Low-level laser therapy could be effective pain relief for diabetic neuropathy

Jack Woodfield
Wed, 29 Mar 2017
Low-level laser therapy could be effective pain relief for diabetic neuropathy
Low-level laser therapy for pain related to diabetic neuropathy has shown to be effective in a new research trial.

The laser therapy, a non-invasive treatment, was tested on rats during a study in Brazil, which showed it helped to decrease pain often associated with nerve damage.

Neuropathy, a nerve disorder, can be very painful for some patients, and in some extreme cases may lead to limb amputation. Keeping good control of blood glucose levels can help people with diabetes to avoid developing neuropathy.

Scientists from the University of Sao Paulo's Biomedical Science Institute (ICB-USP) initially scheduled ten sessions of phototherapy every day ten days in rodent models of diabetic neuropathy.

As treatment progressed, the condition of the rats' nerves was found to return to the same levels as before the study, with significant improvements observed after the fourth session.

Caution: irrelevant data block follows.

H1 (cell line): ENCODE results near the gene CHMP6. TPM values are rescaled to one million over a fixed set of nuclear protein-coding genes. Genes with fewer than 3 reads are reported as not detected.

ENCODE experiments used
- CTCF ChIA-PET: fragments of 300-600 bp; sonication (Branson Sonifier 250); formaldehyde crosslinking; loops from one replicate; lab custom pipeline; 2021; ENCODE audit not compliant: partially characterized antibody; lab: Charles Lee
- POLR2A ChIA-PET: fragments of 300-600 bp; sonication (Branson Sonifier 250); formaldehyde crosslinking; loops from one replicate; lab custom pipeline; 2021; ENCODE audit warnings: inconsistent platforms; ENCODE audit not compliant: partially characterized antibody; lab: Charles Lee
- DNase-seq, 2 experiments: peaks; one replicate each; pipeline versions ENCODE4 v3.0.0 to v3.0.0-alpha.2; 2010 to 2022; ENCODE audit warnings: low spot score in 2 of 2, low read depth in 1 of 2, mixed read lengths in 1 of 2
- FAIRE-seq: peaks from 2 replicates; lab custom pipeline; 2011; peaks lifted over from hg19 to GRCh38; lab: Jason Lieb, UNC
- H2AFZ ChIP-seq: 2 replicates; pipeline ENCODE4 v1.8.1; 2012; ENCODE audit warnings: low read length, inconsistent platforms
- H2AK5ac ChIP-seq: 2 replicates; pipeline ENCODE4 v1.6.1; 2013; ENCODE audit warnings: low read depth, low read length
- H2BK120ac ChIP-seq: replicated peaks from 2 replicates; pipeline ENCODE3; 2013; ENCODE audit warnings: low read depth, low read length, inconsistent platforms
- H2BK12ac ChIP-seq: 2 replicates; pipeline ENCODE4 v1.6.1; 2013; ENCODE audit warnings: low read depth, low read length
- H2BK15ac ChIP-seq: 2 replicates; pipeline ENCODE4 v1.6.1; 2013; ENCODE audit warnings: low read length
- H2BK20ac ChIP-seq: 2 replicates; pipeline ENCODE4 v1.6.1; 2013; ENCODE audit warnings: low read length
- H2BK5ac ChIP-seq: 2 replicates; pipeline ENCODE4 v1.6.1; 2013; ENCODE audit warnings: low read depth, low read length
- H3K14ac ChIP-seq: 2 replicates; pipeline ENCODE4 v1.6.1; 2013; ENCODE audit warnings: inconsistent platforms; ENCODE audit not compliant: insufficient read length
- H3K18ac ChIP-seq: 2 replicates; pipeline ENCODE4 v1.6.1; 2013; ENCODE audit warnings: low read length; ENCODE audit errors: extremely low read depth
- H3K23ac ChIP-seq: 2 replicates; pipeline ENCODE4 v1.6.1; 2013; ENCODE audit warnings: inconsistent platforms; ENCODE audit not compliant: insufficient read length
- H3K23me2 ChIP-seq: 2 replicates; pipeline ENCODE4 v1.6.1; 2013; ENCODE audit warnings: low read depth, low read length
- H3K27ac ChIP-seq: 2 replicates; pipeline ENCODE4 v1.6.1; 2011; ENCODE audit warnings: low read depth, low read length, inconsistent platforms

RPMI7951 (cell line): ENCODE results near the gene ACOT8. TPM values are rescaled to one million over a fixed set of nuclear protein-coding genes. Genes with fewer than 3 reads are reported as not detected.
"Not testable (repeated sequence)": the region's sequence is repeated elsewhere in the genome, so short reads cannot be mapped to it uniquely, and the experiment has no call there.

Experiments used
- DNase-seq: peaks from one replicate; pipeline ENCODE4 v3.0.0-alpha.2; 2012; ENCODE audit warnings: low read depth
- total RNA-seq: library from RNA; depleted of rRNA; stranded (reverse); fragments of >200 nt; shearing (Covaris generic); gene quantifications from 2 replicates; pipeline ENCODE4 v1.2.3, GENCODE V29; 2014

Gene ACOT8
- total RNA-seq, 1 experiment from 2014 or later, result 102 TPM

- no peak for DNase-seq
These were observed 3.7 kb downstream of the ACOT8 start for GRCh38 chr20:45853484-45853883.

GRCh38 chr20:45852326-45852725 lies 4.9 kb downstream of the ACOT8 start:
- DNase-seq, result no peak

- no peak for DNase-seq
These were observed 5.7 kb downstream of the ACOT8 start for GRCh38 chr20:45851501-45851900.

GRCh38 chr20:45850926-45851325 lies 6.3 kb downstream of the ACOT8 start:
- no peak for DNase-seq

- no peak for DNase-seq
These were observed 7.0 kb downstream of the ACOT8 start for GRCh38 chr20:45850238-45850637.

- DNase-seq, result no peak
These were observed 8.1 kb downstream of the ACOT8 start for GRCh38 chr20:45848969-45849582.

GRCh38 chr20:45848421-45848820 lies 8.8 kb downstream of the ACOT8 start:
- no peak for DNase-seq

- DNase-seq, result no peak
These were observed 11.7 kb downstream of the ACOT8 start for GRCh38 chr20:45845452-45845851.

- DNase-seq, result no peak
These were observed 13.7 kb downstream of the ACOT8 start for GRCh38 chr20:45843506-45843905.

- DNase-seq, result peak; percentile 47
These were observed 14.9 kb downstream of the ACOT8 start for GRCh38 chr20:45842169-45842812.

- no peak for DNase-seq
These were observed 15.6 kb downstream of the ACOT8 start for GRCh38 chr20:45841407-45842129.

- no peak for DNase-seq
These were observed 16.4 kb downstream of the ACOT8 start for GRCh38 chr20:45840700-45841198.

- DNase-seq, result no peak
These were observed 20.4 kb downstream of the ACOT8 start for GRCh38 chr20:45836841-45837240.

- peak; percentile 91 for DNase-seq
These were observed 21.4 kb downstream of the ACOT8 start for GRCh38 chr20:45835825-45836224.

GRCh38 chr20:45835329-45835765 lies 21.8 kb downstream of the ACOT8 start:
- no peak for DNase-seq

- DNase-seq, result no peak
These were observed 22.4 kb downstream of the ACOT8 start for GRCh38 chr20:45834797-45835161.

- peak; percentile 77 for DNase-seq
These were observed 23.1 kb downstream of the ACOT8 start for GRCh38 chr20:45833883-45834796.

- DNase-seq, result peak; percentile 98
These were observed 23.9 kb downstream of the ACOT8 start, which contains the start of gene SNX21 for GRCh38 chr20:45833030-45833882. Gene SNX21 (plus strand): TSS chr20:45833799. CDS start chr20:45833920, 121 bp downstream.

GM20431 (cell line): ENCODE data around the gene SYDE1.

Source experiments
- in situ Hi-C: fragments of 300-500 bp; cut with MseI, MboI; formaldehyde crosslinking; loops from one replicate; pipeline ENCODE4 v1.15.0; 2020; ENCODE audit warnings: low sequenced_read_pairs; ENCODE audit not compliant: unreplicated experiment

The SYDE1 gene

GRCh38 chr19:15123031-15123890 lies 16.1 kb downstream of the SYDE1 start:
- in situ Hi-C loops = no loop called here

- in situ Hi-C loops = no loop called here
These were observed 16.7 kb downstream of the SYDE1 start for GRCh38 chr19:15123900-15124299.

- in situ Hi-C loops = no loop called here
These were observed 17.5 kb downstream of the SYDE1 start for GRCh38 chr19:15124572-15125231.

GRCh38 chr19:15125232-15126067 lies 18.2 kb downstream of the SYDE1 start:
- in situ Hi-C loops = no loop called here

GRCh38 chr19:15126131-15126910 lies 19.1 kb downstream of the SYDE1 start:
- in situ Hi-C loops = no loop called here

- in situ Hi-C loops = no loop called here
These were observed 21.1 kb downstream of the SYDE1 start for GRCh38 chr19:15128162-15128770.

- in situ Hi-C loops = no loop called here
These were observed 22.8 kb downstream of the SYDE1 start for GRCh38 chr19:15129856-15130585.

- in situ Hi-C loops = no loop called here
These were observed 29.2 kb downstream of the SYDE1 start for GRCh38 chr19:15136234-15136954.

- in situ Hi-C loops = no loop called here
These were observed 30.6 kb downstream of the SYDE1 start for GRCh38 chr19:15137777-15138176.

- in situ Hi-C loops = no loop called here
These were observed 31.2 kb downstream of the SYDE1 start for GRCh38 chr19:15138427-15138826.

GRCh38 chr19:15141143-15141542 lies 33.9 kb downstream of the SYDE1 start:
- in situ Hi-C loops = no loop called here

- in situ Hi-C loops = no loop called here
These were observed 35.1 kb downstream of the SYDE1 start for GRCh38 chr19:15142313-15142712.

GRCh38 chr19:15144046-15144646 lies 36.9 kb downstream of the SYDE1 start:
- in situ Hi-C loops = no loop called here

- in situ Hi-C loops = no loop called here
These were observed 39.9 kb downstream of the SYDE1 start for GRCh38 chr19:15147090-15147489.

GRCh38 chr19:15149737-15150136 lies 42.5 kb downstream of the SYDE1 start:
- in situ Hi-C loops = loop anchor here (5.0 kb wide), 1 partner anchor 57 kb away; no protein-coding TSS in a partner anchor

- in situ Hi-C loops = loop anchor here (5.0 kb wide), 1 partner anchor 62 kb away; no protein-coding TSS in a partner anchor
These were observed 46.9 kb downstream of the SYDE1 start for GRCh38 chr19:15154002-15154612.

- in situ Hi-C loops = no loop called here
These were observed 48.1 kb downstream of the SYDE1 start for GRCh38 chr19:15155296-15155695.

"We plan to apply the technique to humans, so we used similar therapeutic protocols," said principal investigator Professor Marucia Chacur.

Chacur added that "behavioral responses" improved in all the animals who were treated with the laser therapy.

"We began the treatment after 45 days, when the neuropathic condition was well-established and had become chronic. We used a 904-nanometer laser, which can penetrate deep into tissue," said Chacur.

The researchers concluded that the use of low-level therapy is a feasible treatment for reducing nerve pain and protecting nerve fibres from damage. However, they added that more tests will be needed to confirm its full biological effects.

The study has been published in the journal Lasers in Medical Science.
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